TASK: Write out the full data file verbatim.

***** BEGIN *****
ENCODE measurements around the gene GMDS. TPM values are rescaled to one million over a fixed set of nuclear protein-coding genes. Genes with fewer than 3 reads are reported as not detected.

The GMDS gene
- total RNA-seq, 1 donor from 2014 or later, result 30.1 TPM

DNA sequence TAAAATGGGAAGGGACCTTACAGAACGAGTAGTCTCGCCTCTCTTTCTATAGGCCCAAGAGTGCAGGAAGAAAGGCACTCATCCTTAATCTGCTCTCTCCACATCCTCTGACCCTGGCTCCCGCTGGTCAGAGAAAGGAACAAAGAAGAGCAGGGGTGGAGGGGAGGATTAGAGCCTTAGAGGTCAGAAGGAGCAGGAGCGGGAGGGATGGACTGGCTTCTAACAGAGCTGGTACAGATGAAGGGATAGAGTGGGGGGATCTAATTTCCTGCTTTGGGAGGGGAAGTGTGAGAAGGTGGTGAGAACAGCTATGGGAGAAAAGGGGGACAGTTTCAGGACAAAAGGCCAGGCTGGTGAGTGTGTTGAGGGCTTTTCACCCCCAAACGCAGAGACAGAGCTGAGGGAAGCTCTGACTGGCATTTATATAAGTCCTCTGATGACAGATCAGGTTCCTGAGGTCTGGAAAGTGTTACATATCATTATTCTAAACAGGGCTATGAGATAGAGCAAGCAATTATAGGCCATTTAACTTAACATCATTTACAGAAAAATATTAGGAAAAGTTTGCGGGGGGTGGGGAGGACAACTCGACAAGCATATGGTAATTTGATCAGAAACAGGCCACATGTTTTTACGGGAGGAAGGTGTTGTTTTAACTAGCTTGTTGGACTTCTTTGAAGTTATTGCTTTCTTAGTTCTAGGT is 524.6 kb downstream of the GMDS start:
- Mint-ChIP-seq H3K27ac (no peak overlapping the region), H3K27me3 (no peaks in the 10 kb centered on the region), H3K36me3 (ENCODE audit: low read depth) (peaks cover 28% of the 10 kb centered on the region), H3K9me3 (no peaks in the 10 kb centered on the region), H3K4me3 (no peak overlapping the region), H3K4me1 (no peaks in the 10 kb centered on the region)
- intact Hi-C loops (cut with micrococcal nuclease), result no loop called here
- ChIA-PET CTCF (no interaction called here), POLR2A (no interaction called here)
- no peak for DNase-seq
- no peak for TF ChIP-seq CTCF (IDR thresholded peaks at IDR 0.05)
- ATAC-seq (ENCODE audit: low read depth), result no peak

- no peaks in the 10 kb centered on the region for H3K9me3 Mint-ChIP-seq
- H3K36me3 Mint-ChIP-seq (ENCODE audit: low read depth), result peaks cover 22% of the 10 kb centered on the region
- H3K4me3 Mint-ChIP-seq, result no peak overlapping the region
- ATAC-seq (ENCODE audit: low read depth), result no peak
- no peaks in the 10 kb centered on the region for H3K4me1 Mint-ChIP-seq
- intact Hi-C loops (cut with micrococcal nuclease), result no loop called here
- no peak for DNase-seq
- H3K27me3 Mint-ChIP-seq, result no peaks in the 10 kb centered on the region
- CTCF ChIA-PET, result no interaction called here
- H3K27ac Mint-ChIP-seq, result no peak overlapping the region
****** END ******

ENCODE measurements around the gene GMDS. TPM values are rescaled to one million over a fixed set of nuclear protein-coding genes. Genes with fewer than 3 reads are reported as not detected.

The GMDS gene
- total RNA-seq, 1 donor from 2014 or later, result 30.1 TPM

DNA sequence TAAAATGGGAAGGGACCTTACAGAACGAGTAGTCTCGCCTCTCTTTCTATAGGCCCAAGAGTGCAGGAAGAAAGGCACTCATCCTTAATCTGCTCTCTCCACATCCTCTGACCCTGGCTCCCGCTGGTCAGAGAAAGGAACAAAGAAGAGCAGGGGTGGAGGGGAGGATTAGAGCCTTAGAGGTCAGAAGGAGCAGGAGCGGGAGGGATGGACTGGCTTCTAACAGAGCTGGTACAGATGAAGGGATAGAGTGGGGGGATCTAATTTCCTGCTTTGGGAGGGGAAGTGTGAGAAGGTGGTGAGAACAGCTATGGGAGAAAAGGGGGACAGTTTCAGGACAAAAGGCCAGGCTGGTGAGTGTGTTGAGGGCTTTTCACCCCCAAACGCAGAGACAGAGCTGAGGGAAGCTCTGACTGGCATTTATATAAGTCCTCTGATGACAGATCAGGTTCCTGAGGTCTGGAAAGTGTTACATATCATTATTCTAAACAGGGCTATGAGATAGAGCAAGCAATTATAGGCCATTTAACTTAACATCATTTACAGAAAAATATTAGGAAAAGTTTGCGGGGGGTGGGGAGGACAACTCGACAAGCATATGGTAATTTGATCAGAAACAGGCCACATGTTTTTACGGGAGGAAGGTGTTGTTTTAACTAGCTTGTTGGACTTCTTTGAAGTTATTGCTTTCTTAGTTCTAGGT is 524.6 kb downstream of the GMDS start:
- Mint-ChIP-seq H3K27ac (no peak overlapping the region), H3K27me3 (no peaks in the 10 kb centered on the region), H3K36me3 (ENCODE audit: low read depth) (peaks cover 28% of the 10 kb centered on the region), H3K9me3 (no peaks in the 10 kb centered on the region), H3K4me3 (no peak overlapping the region), H3K4me1 (no peaks in the 10 kb centered on the region)
- intact Hi-C loops (cut with micrococcal nuclease), result no loop called here
- ChIA-PET CTCF (no interaction called here), POLR2A (no interaction called here)
- no peak for DNase-seq
- no peak for TF ChIP-seq CTCF (IDR thresholded peaks at IDR 0.05)
- ATAC-seq (ENCODE audit: low read depth), result no peak

- no peaks in the 10 kb centered on the region for H3K9me3 Mint-ChIP-seq
- H3K36me3 Mint-ChIP-seq (ENCODE audit: low read depth), result peaks cover 22% of the 10 kb centered on the region
- H3K4me3 Mint-ChIP-seq, result no peak overlapping the region
- ATAC-seq (ENCODE audit: low read depth), result no peak
- no peaks in the 10 kb centered on the region for H3K4me1 Mint-ChIP-seq
- intact Hi-C loops (cut with micrococcal nuclease), result no loop called here
- no peak for DNase-seq
- H3K27me3 Mint-ChIP-seq, result no peaks in the 10 kb centered on the region
- CTCF ChIA-PET, result no interaction called here
- H3K27ac Mint-ChIP-seq, result no peak overlapping the region